ROBERT RECTOR, HERITAGE FOUNDATION: What we're doing is creating a new program for low-income people to give them free medical care and giving illegal immigrants free and total access to that system.

It's a huge transformation. It's radically different than anything the country has done in the past.

SYLVESTER: But Democrats strongly disagree. House Speaker Nancy Pelosi says the bill does not benefit illegal immigrants.

JOHN KING, CNN CHIEF NATIONAL CORRESPONDENT: If you're in this country illegally, you should be able to get health care?

REP. NANCY PELOSI (D-CA), SPEAKER OF THE HOUSE: No. Illegal immigrants are not covered by this plan.

SYLVESTER: Section 246 of the bill states, "Nothing in this subtitle shall allow federal payments for affordability credits on behalf of individuals who are not lawfully present in the United States.

Seems pretty straightforward. But several GOP lawmakers still insist that the bill will allow illegal immigrants to receive taxpayer-funded benefits. They point to what they call a gaping loophole. No verification or enforcement system.

REP. LAMAR SMITH (R), TEXAS: You can say all day long if you want to no, it doesn't apply to illegal immigrants. But if you don't have any way to screen them out, if anybody who applies is going to get those healthcare benefits, that is going to include illegal immigrants.

SYLVESTER: An amendment was offered that would have enabled stated to use the Welfare Eligibility data base to keep illegal immigrants from qualifying for healthcare benefits. But that amendment was defeated in committee on a party line vote.


SYLVESTER: And there's another provision in this bill that some Republicans take issue with. It says that if one member of a family is eligible to receive universal health coverage then the entire family is eligible.

Representative Lamar Smith calls that another loophole that he says will permit illegal immigrants to receive taxpayer funded health coverage -- Lou?

DOBBS: All right. Thank you very much. Lisa Sylvester from Washington.

Up next, the president, he's raising the pressure for his healthcare plan but he can't break the deadlock among members of his own party.

And some strong defense that I received after left-wing advocacy groups attacked me for simply saying the president is a citizen but why not just show that long form birth certificate?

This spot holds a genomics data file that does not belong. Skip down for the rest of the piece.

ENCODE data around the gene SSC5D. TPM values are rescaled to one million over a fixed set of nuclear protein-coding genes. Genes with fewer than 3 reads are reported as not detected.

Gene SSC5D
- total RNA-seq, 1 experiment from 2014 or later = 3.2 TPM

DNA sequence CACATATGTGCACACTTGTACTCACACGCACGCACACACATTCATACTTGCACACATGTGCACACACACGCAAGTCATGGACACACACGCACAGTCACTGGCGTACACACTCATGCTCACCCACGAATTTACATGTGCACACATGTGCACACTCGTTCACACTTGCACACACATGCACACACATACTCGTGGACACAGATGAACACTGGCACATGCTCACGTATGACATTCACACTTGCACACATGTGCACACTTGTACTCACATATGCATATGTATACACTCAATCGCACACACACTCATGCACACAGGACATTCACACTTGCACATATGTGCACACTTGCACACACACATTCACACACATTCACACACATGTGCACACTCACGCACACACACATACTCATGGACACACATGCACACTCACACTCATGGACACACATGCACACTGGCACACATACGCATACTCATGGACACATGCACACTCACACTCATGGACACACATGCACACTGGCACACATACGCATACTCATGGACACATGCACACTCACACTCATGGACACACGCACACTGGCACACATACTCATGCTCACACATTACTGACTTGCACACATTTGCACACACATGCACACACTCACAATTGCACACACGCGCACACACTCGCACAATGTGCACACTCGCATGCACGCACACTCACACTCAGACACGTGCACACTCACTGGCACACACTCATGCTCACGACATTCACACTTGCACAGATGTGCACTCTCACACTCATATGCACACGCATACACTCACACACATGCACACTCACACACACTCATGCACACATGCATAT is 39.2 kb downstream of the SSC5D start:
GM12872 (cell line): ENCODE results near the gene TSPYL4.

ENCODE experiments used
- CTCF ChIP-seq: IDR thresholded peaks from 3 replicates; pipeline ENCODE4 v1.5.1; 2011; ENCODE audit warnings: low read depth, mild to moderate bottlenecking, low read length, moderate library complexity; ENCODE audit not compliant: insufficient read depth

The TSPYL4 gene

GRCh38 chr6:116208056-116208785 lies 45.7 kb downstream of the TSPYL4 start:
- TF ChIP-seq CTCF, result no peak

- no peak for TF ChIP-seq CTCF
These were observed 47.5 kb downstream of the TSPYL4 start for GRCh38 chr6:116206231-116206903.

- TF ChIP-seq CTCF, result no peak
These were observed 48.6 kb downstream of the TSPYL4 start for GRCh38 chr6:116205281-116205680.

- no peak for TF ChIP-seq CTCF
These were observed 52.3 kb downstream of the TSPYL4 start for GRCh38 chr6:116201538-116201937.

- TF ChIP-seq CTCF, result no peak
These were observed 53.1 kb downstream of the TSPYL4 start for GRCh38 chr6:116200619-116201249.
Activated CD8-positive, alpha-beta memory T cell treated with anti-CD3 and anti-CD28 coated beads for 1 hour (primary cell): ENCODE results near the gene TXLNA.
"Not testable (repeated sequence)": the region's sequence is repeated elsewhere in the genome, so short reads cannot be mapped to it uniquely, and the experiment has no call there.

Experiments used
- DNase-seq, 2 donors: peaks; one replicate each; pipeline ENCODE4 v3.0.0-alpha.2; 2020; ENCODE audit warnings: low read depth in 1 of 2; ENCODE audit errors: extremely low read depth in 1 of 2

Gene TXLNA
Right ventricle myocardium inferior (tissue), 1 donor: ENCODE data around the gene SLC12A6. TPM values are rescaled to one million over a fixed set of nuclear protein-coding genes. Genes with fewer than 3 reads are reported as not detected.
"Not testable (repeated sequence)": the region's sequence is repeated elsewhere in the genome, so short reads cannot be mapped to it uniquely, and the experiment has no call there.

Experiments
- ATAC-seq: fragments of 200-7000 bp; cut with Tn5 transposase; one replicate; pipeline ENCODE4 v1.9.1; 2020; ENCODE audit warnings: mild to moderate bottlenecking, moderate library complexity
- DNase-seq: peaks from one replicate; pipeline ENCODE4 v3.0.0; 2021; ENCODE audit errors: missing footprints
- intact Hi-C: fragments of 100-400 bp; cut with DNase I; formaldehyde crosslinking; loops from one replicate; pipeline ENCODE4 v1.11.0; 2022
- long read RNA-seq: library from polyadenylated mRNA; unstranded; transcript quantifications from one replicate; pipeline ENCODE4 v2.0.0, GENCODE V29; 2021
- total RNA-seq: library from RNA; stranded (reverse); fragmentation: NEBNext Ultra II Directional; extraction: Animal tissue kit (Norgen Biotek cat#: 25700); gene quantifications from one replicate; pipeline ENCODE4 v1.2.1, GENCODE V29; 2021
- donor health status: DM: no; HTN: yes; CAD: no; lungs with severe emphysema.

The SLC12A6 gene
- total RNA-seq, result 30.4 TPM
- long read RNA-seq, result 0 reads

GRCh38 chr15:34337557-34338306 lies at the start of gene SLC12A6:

We'll be right back.


DOBBS: Joining me now three of my favorite radio talk show hosts. From Cincinnati, WLW Radio's Bill Cunningham, in Detroit, WCHB, Mildred Gaddis. Good to have you with us, Mildred. And in Chicago from WGN, Steve Cochran. Good to have you with us, Steve.

Let me -- My guess is you guys have been talking about this today. An interview with the newly elected Senator Obama some five years ago, interviewed by radio talk show host Randi Rhodes. If you will, listen to this.


OBAMA: When you rush these budgets that are a foot high and nobody has any idea what's in them and nobody has read them.

RANDI RHODES, RADIO TALK SHOW HOST: Fourteen pounds, it was.

OBAMA: Yes. It gets rushed through without any clear deliberation or debate then these kinds of things happened. And I think that this is in some ways what happened to the Patriot Act.

Ii mean you remember there was no real debate about that. It was so quick after 9/11 that it was introduced that people felt very intimidated by the administration.


DOBBS: The president, then senator-elect, obviously concerned about administrations who rush legislation through Congress. Here is one of his many recent statements with a certain sense of urgency to it.


OBAMA: Time and again we've heard excuses to delay and defeat reform. Time and again the American people have suffered because people in Washington played the politics of the moment instead of putting the interest of the American people first.


DOBBS: Politics of the moment, Steve Cochran. Is that the fast track or is that the slow track?

STEVE COCHRAN, WGN RADIO IN CHICAGO: It's a duplicity of politics, right? I mean it's right for me when it's right for me and it's wrong when it's not. The clear thing is the Obama administration needs a win, and they need a win quickly politically.

There's no way this is going to get done next week or the week after. We'll be lucky if we see anything by the end of the year. But in the meantime the beer at the White House is cold and ready to be served.


DOBBS: OK. Mildred, your thoughts?